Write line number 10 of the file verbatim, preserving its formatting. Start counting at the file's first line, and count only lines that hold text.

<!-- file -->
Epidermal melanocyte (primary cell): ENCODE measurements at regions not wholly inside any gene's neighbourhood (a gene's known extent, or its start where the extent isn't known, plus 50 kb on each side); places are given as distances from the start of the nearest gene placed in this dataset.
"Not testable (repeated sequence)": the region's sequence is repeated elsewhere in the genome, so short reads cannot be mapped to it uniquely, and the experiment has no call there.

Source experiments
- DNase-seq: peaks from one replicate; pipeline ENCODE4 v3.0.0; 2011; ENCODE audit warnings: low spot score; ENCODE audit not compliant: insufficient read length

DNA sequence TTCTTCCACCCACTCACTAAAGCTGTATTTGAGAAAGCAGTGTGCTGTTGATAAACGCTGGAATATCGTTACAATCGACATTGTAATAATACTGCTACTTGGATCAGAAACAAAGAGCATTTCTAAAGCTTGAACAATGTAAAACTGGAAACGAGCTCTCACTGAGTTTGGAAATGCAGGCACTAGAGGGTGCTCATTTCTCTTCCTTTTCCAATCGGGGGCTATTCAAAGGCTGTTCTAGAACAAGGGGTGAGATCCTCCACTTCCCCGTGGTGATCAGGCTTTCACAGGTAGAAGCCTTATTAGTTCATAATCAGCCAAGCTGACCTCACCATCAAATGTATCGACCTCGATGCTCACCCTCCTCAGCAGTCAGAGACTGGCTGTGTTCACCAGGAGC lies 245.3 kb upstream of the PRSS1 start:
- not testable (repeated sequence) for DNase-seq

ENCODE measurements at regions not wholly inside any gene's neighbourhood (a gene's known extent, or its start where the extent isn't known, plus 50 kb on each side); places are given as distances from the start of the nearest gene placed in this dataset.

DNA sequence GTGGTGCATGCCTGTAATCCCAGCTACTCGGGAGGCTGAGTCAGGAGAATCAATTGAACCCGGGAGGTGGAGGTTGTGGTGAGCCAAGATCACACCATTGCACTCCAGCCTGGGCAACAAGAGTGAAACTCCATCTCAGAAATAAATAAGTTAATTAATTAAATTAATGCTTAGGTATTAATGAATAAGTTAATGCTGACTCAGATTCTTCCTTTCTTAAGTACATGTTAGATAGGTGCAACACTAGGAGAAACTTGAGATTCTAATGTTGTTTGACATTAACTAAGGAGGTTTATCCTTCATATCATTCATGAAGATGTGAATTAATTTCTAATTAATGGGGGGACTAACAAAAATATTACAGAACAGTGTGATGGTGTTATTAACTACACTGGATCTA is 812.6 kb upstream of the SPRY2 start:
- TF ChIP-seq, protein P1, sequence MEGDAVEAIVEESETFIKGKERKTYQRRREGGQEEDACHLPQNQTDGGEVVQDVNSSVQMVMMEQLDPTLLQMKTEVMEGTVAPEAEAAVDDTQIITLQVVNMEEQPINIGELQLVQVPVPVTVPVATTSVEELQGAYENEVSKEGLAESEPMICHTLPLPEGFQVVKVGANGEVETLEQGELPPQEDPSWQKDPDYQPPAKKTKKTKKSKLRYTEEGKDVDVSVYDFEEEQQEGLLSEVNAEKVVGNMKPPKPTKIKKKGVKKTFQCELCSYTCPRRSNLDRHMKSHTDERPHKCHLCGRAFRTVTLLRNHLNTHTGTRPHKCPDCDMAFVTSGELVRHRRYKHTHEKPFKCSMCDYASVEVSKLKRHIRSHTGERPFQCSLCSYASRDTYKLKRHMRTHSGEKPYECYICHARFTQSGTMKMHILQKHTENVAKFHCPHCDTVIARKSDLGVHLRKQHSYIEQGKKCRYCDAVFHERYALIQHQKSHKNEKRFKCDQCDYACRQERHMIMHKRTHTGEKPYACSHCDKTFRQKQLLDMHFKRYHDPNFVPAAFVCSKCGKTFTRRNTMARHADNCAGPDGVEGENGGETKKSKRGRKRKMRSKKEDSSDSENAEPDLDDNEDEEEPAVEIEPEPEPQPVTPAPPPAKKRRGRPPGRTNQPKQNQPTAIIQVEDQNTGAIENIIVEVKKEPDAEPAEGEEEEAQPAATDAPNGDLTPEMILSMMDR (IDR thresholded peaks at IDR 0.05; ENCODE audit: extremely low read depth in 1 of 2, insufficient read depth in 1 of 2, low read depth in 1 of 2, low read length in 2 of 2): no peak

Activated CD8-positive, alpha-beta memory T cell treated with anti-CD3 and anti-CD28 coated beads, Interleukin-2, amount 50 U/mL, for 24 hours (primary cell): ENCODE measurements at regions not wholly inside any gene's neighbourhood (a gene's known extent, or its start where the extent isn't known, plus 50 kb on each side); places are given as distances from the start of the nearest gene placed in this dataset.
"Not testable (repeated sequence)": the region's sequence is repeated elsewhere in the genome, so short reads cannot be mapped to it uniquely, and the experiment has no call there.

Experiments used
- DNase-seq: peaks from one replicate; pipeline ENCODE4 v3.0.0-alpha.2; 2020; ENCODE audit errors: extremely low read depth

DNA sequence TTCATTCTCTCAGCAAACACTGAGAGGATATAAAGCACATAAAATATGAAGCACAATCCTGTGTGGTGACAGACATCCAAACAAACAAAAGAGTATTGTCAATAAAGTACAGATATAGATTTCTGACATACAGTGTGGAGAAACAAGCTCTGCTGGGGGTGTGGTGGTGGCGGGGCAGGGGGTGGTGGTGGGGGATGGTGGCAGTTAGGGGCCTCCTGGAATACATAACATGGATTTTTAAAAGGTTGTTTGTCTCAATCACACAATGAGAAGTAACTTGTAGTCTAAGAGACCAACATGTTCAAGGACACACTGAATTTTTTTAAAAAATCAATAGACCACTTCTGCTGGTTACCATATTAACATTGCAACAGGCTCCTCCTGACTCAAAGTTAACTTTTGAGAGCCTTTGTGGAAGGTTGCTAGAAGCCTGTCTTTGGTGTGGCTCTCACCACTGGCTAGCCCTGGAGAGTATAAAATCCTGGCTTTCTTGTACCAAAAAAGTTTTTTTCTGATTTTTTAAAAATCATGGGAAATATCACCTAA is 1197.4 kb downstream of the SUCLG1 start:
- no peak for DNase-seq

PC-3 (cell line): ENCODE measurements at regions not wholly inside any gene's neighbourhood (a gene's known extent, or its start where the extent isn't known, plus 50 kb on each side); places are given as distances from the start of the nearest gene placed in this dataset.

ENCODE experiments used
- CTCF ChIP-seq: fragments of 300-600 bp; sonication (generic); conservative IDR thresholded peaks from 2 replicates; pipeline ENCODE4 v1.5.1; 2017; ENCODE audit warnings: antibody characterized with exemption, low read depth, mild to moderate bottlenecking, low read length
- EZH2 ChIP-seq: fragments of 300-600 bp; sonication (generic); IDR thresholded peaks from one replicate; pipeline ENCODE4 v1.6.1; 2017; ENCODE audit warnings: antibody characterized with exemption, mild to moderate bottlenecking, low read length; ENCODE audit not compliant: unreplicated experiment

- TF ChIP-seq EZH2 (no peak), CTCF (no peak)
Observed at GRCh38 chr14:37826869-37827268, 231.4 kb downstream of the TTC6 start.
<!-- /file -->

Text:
Activated CD8-positive, alpha-beta memory T cell treated with anti-CD3 and anti-CD28 coated beads, Interleukin-2, amount 50 U/mL, for 24 hours (primary cell): ENCODE measurements at regions not wholly inside any gene's neighbourhood (a gene's known extent, or its start where the extent isn't known, plus 50 kb on each side); places are given as distances from the start of the nearest gene placed in this dataset.